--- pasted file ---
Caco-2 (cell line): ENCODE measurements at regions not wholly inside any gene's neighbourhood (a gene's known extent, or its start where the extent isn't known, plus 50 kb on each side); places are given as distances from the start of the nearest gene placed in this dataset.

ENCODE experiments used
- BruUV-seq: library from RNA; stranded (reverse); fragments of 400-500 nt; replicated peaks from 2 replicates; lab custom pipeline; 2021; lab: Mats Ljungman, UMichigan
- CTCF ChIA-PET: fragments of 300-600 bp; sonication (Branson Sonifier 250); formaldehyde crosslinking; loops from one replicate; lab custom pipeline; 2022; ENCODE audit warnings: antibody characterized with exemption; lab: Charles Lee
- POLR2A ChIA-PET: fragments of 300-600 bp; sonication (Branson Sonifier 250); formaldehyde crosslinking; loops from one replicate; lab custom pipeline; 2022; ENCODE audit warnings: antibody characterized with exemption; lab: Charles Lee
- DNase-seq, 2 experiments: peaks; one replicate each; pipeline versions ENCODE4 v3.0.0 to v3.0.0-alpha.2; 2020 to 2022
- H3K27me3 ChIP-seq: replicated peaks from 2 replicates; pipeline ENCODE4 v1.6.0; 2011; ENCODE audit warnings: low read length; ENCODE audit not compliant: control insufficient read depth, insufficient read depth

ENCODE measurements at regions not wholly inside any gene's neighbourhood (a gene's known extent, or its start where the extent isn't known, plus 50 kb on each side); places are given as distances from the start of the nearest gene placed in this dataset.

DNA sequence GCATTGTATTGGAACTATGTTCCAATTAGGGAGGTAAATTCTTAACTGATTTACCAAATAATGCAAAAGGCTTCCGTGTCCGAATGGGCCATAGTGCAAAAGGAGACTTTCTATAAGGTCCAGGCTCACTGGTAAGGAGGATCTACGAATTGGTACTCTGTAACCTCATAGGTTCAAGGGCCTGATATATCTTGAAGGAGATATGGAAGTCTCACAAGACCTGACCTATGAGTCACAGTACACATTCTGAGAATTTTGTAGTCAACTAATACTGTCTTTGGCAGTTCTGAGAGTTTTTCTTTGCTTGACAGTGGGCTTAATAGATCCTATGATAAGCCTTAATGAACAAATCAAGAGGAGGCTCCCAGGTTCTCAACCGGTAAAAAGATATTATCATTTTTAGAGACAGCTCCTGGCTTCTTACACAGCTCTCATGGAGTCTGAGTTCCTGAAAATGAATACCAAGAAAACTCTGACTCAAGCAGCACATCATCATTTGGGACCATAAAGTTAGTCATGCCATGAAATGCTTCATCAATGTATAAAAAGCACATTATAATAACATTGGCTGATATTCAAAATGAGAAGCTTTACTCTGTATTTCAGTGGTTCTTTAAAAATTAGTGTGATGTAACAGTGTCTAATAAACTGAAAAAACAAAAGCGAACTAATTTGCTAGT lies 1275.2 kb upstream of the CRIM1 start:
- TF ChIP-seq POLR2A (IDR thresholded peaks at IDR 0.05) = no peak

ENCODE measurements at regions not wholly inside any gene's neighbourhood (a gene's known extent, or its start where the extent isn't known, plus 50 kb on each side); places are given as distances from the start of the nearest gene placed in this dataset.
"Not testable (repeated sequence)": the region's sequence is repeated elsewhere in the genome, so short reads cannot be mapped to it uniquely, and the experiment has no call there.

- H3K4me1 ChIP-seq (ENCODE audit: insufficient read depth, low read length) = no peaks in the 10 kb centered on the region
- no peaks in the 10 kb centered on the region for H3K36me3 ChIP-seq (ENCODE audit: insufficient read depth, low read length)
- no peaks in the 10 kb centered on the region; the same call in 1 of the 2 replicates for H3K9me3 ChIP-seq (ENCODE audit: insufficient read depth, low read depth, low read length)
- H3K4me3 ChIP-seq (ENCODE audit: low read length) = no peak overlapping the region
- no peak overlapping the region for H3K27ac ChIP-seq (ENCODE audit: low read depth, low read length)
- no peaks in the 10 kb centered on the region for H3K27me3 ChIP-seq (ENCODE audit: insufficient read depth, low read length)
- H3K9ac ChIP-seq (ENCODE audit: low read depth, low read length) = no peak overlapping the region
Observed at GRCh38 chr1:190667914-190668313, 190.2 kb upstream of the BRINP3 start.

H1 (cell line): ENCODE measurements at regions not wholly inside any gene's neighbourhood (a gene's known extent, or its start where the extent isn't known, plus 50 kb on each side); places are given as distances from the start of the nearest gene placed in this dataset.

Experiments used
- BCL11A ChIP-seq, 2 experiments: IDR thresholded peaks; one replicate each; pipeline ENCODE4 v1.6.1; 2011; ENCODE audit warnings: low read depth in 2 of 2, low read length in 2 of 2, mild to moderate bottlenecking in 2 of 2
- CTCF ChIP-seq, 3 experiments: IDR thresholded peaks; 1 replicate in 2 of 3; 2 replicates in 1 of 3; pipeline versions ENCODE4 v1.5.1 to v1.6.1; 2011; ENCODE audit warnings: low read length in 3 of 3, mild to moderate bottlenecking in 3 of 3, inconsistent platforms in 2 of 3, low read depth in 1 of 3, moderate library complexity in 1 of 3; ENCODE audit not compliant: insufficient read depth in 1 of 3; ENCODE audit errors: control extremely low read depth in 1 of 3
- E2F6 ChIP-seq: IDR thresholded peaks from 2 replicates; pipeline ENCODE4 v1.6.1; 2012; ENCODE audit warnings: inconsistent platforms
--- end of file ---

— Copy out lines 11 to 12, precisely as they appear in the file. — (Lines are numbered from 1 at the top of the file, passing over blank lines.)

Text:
ENCODE measurements at regions not wholly inside any gene's neighbourhood (a gene's known extent, or its start where the extent isn't known, plus 50 kb on each side); places are given as distances from the start of the nearest gene placed in this dataset.
"Not testable (repeated sequence)": the region's sequence is repeated elsewhere in the genome, so short reads cannot be mapped to it uniquely, and the experiment has no call there.